Editorial: The temptation of the regulators
Every time a scandal hits the international financial markets, politicians and the press scream for tighter regulation.
This happened most vociferously with the spate of derivatives losses in 1994, culminating in the case brought by Procter and Gamble against Bankers Trust. For a time, it looked as though, in the US at least, laws would be introduced to clamp down on the use of derivatives.
That threat passed. Indeed, the derivatives market has proved that it works very efficiently, given all the risks inherent in it. Large losses by end-users have been surprisingly rare.
The regulators' eye has now turned to the commodities market, in the light of the losses incurred by Sumitomo Corporation in copper. A consensus has already formed that the London Metal Exchange lacks transparency, is riddled with dodgy practices and, therefore, needs to be regulated.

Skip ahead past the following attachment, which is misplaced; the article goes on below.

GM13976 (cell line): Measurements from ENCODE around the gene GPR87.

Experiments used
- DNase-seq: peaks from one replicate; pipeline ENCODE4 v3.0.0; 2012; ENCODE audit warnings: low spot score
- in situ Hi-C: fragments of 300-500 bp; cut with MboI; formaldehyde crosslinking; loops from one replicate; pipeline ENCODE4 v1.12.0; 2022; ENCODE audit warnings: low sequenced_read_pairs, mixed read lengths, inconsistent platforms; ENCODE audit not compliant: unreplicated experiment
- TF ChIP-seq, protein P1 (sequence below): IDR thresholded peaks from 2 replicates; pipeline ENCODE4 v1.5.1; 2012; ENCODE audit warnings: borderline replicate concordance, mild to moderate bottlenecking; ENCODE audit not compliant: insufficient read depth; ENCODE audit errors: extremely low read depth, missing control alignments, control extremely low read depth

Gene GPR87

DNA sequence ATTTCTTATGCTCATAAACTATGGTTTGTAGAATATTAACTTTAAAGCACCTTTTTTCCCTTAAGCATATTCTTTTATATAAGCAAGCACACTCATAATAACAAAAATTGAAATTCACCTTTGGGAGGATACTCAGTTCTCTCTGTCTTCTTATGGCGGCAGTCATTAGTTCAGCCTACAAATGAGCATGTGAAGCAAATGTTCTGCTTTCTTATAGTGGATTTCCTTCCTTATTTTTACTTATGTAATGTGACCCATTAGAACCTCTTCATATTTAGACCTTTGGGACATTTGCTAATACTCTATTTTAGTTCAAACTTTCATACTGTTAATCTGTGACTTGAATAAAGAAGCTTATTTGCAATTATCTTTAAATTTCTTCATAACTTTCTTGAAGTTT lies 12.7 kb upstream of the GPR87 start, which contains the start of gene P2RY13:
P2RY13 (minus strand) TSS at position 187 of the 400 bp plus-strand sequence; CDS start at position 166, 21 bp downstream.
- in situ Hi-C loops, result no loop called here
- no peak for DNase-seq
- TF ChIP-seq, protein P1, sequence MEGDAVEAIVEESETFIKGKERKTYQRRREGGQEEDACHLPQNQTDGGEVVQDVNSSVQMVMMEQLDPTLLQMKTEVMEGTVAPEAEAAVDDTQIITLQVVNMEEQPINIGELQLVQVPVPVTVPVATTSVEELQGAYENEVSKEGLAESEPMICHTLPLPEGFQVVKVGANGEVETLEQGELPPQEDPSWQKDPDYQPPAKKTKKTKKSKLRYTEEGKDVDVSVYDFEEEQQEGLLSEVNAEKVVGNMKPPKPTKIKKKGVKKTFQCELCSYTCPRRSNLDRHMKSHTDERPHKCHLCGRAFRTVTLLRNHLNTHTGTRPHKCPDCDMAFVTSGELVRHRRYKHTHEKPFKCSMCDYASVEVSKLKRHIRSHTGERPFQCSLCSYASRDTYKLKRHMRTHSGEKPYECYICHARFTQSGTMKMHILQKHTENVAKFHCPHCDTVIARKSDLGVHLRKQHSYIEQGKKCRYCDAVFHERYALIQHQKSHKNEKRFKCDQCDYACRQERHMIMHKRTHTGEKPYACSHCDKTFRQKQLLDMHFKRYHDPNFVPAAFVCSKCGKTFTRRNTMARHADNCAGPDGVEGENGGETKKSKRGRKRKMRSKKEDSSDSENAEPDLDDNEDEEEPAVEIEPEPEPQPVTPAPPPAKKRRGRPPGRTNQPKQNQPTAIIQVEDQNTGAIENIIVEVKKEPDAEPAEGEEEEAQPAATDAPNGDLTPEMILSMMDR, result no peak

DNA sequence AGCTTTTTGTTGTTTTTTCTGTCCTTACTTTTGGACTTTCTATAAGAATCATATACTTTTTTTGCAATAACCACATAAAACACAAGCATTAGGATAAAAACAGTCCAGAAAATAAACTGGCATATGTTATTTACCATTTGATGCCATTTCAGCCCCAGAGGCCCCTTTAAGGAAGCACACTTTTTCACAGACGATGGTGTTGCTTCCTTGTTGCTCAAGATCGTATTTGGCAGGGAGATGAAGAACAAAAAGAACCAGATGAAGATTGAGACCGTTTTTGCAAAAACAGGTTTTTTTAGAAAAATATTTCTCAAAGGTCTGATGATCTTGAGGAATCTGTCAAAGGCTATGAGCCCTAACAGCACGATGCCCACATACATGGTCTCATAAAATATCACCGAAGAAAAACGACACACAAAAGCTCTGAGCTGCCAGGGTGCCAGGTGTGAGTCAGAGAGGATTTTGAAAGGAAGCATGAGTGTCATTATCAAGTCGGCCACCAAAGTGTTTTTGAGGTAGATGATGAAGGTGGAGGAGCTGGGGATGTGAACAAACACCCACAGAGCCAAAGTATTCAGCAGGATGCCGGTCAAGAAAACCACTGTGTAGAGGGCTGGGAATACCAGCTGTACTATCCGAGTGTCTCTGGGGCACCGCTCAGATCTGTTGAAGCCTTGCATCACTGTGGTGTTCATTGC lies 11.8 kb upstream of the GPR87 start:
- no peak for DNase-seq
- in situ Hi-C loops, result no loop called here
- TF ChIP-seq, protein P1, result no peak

But the regulators, before they act too hastily, need to remember what is the purpose of regulation. It is, most obviously, to protect inexperienced investors, particularly individuals. But second, more controversially, it is to encourage the growth and efficiency of markets by stamping out inappropriate practices. An exchange which users are wary of because its methods are inefficient or untrustworthy, will wither away.